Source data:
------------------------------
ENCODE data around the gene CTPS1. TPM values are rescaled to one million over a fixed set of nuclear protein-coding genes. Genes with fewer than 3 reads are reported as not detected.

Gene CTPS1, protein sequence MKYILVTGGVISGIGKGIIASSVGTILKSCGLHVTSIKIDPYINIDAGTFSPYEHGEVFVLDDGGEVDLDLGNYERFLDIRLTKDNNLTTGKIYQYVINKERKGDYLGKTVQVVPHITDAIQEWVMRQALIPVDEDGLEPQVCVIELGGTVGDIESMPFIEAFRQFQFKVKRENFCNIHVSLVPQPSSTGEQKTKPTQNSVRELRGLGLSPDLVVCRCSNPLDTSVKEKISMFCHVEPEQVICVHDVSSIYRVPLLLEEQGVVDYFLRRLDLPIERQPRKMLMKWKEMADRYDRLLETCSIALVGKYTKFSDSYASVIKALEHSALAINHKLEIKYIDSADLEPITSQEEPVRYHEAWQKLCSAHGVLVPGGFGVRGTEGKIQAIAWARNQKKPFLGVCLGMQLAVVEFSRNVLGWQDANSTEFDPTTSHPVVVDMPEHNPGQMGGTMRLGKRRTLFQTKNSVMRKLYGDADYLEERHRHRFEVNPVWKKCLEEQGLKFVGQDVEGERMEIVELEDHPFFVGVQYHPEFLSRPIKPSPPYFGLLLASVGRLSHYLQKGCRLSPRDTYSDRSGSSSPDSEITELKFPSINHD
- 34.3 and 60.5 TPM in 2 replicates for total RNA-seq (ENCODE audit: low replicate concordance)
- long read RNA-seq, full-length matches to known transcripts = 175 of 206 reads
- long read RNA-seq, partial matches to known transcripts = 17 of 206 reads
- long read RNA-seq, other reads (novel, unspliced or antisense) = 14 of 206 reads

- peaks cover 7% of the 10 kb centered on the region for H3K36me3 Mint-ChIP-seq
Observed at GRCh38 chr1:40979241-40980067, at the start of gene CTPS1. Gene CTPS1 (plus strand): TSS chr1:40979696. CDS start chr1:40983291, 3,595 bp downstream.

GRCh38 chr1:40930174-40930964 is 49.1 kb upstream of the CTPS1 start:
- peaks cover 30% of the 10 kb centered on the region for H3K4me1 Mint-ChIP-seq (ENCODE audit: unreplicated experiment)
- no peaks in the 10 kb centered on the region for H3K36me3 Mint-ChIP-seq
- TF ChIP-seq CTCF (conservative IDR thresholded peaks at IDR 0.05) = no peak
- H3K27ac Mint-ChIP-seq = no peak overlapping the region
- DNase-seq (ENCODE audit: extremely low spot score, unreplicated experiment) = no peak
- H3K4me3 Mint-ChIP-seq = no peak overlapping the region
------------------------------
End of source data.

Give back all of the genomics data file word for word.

ENCODE data around the gene CTPS1. TPM values are rescaled to one million over a fixed set of nuclear protein-coding genes. Genes with fewer than 3 reads are reported as not detected.

Gene CTPS1, protein sequence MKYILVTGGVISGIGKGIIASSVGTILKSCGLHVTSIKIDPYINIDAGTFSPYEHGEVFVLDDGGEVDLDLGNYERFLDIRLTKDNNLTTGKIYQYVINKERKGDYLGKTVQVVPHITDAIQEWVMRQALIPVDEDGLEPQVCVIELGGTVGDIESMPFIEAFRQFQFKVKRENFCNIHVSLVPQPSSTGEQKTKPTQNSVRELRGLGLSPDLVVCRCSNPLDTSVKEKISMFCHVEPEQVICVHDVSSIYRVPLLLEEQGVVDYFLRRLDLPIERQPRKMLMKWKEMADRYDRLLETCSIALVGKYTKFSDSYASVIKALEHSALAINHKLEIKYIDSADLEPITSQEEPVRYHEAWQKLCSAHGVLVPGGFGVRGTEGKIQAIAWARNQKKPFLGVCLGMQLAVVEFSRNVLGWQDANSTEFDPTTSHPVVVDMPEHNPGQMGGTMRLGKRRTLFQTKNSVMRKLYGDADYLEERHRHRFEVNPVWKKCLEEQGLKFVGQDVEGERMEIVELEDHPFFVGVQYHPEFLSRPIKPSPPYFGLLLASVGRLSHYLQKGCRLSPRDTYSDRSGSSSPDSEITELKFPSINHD
- 34.3 and 60.5 TPM in 2 replicates for total RNA-seq (ENCODE audit: low replicate concordance)
- long read RNA-seq, full-length matches to known transcripts = 175 of 206 reads
- long read RNA-seq, partial matches to known transcripts = 17 of 206 reads
- long read RNA-seq, other reads (novel, unspliced or antisense) = 14 of 206 reads

- peaks cover 7% of the 10 kb centered on the region for H3K36me3 Mint-ChIP-seq
Observed at GRCh38 chr1:40979241-40980067, at the start of gene CTPS1. Gene CTPS1 (plus strand): TSS chr1:40979696. CDS start chr1:40983291, 3,595 bp downstream.

GRCh38 chr1:40930174-40930964 is 49.1 kb upstream of the CTPS1 start:
- peaks cover 30% of the 10 kb centered on the region for H3K4me1 Mint-ChIP-seq (ENCODE audit: unreplicated experiment)
- no peaks in the 10 kb centered on the region for H3K36me3 Mint-ChIP-seq
- TF ChIP-seq CTCF (conservative IDR thresholded peaks at IDR 0.05) = no peak
- H3K27ac Mint-ChIP-seq = no peak overlapping the region
- DNase-seq (ENCODE audit: extremely low spot score, unreplicated experiment) = no peak
- H3K4me3 Mint-ChIP-seq = no peak overlapping the region